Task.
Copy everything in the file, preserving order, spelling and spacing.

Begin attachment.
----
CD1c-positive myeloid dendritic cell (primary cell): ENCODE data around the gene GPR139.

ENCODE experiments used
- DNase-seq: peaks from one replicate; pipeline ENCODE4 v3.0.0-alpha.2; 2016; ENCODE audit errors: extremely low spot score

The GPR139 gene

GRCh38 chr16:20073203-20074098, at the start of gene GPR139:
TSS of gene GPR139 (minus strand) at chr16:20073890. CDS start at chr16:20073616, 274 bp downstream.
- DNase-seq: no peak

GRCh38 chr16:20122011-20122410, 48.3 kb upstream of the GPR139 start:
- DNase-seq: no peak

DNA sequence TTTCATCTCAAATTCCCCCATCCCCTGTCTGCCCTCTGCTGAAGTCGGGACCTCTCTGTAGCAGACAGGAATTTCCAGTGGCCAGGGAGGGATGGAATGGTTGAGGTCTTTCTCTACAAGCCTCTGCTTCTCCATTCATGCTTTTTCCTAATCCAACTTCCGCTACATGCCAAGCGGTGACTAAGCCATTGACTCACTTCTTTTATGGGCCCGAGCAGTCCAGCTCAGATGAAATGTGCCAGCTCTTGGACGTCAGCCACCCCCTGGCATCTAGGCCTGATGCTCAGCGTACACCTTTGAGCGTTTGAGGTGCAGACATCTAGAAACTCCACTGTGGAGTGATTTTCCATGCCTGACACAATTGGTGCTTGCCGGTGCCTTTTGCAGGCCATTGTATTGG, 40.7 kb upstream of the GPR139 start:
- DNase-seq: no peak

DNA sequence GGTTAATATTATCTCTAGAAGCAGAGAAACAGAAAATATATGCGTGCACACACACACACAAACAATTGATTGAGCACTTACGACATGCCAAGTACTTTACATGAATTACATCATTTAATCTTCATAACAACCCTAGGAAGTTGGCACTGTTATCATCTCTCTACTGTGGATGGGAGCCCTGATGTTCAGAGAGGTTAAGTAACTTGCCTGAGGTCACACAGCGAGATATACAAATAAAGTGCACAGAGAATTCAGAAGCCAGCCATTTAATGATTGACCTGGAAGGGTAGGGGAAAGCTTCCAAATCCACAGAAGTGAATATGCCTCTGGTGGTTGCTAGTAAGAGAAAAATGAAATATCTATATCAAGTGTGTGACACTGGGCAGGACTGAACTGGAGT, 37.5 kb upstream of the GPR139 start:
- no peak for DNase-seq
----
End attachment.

CD1c-positive myeloid dendritic cell (primary cell): ENCODE data around the gene GPR139.

ENCODE experiments used
- DNase-seq: peaks from one replicate; pipeline ENCODE4 v3.0.0-alpha.2; 2016; ENCODE audit errors: extremely low spot score

The GPR139 gene

GRCh38 chr16:20073203-20074098, at the start of gene GPR139:
TSS of gene GPR139 (minus strand) at chr16:20073890. CDS start at chr16:20073616, 274 bp downstream.
- DNase-seq: no peak

GRCh38 chr16:20122011-20122410, 48.3 kb upstream of the GPR139 start:
- DNase-seq: no peak

DNA sequence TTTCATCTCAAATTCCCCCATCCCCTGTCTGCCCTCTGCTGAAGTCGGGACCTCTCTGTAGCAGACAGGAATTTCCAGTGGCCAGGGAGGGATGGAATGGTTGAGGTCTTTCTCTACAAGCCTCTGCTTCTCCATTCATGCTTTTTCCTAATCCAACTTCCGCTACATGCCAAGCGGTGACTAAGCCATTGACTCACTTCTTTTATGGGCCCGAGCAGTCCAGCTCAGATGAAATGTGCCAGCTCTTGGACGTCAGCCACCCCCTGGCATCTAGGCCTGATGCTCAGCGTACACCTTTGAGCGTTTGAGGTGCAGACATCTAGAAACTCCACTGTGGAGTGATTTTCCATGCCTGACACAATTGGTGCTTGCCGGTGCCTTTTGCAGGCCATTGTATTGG, 40.7 kb upstream of the GPR139 start:
- DNase-seq: no peak

DNA sequence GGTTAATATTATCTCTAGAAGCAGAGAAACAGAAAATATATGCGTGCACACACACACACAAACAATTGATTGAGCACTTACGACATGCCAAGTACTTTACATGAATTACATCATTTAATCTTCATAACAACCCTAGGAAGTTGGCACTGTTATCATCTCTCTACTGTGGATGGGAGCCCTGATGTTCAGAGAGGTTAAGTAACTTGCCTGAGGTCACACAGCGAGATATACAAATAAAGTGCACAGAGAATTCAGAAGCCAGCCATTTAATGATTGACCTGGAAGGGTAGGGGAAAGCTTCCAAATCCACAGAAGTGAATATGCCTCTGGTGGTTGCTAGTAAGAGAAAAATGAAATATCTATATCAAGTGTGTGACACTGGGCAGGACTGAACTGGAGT, 37.5 kb upstream of the GPR139 start:
- no peak for DNase-seq